Date of Award
Doctor of Education (EdD)
The literature about Haitian immigrant children’s achievement in the United States and elsewhere is very limited, and so is the information regarding teachers’ viewpoints about these students’ achievement in relation to teachers’ practices. The present exploratory study’s purpose was to assess whether there was a relationship between middle school math teachers’ personal and professional background and constructs and their appraisals of new-comer Haitian teens’ (NCHT) learning outcomes. The mathematics teachers’ personal backgrounds include their fluency in Haitian Creole. Their professional background includes their years of experience teaching mathematics, as well as their years of academic preparation in teaching mathematics in Haitian Creole, and their constructs include their personal teaching efficacy, their approaches to instruction, their perception of administrative pressure to prepare for high stakes testing, and their instructional endorsement of Haitian Creole (IEHC). Findings from the quantitative analysis revealed that there is statistically significant evidence of associations between mathematics teachers’ fluency in Haitian Creole and their instructional endorsement of Haitian Creole, between mathematics teachers’ fluency in Haitian Creole and their appraisals of NCHT learning outcomes, between mathematics teachers’ years of experience and their instructional endorsement of Haitian Creole, between mathematics teachers’ years of academic preparation to teach math in Haitian Creole and their instructional endorsement of Haitian Creole, and between math teachers’ years of academic preparation to teach math in Haitian Creole and their appraisals of NCHT learning outcomes. The study’s findings revealed that 85 percent of the participants appraised NCHT mathematics learning outcomes at levels one or two, which is an indication that NCHT may be underachieving in math. The findings also revealed that some of these math teachers were involved in some manner of English instruction during their math lessons. These participants viewed Haitian Creole as a temporary mode of communication for NCHT. In addition, teachers who had no academic preparation to teach math in Haitian Creole said that they either needed help to provide feedback or did not provide feedback in Haitian Creole to new-comer Haitian teens. Also, some participants in this study indicated that instruction in a new language may be a reason for the underachievement of NCHT. The researcher identified a need for policies that would promote the development of open source online math activities and math video games for new-comer Haitian teens. She also identified a need for a school-based organization that would support these students, their parents and the school community to improve the quality of their interactions. This research, which was conducted with a sample that included both non-speakers and speakers of Haitian Creole, makes an important contribution to the literature regarding teachers’ beliefs and practices when working with NCHT. For this study, the researcher created an Instructional Endorsement of Haitian Creole questionnaire which can be used in a wide range of contexts, including research and professional development activities to address issues associated with teachers’ instructional beliefs about Haitian Creole. The evidence of relationships among the variables in the study serves as an opportunity for this researcher to continue this work. This process may help fill the void that exists in the literature concerning teaching and learning experiences involving NCHT.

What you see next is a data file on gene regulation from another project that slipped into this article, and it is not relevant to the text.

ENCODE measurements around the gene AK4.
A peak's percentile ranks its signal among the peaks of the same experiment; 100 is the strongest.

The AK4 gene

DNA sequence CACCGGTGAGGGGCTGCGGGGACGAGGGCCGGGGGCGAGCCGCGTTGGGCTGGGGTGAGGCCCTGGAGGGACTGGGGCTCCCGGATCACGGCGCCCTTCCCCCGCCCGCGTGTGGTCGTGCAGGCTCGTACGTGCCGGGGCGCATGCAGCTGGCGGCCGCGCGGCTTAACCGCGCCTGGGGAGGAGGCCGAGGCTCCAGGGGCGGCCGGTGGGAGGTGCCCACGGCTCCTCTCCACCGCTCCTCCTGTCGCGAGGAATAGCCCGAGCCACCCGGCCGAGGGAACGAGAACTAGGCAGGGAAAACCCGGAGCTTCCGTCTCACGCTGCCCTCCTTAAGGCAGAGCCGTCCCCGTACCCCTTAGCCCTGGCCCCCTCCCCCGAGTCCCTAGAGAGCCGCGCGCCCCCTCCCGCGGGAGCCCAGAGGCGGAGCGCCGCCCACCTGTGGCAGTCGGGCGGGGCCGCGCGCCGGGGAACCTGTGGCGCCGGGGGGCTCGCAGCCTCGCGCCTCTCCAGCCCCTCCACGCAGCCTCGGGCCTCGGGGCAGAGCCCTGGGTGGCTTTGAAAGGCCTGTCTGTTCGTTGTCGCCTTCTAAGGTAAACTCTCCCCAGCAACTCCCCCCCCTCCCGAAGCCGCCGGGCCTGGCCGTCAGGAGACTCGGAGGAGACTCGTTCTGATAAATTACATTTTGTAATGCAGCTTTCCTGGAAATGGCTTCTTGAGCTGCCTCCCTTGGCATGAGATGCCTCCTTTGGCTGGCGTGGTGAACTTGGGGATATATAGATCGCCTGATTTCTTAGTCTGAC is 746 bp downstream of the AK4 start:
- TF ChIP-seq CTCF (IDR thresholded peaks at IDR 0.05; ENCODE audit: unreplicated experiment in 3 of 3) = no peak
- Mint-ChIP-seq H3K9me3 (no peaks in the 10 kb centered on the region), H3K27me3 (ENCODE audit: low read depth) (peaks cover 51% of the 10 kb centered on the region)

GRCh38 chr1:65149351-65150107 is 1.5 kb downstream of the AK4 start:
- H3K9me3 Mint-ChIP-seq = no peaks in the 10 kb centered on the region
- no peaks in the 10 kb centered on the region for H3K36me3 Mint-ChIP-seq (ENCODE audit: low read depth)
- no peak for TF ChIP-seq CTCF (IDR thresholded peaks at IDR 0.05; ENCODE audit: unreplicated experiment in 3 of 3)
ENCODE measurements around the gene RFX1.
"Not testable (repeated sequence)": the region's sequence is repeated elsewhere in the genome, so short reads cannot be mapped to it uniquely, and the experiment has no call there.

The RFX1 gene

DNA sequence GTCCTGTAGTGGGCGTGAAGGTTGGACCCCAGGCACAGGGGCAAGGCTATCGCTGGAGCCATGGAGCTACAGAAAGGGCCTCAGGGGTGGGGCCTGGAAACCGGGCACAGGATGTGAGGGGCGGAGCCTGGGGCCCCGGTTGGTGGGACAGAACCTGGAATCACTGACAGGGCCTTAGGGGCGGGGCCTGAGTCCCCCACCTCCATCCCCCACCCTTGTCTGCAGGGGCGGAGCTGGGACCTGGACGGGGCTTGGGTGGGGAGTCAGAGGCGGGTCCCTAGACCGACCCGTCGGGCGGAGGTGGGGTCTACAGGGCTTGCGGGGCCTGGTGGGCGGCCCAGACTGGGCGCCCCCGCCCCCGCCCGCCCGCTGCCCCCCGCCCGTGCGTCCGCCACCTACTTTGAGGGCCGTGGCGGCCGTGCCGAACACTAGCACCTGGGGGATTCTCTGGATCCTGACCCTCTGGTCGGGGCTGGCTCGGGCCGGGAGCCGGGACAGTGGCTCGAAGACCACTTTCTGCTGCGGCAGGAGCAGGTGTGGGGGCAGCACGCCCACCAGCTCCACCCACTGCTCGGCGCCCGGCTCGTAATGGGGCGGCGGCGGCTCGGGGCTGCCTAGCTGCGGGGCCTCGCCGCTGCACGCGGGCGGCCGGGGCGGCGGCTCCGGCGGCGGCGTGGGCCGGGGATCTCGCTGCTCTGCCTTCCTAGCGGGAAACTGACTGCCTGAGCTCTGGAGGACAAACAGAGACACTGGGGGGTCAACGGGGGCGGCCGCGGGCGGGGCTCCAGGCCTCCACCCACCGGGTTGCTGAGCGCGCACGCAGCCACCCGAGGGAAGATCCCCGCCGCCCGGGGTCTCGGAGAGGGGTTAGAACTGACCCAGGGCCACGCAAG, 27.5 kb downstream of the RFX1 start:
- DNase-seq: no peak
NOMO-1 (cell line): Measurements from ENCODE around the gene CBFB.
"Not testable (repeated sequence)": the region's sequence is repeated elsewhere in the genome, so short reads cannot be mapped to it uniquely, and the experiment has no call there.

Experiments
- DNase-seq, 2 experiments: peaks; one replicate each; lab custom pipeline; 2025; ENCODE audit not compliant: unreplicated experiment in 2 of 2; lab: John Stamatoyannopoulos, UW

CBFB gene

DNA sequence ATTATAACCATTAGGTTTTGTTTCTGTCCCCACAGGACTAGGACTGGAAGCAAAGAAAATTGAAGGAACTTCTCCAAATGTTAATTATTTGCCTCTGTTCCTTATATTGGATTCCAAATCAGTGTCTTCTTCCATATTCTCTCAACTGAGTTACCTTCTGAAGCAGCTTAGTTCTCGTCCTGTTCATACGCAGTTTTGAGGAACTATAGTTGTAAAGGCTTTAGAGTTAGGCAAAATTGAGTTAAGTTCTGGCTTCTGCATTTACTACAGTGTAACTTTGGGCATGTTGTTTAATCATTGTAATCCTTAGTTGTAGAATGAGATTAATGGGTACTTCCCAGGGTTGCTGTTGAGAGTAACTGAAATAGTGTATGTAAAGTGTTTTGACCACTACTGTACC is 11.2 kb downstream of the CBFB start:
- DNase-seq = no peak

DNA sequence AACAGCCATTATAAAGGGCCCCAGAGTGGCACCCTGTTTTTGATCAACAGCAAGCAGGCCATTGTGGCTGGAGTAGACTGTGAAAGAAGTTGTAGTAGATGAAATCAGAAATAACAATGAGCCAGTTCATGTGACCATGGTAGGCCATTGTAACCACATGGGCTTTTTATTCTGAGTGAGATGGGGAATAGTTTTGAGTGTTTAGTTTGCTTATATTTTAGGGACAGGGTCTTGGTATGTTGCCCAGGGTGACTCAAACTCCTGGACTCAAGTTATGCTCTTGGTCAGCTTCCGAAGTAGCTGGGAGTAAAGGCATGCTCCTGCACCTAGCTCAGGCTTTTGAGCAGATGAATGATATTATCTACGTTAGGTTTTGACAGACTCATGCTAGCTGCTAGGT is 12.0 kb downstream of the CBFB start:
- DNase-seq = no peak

Henry-Barthelemy, Nancye, "Teaching New-Comer Haitian Teens: An Exploratory Study of Middle School Mathematics Teachers’ Instructional Endorsement of Haitian Creole" (2018). Selected Full Text Dissertations, 2011-. 8.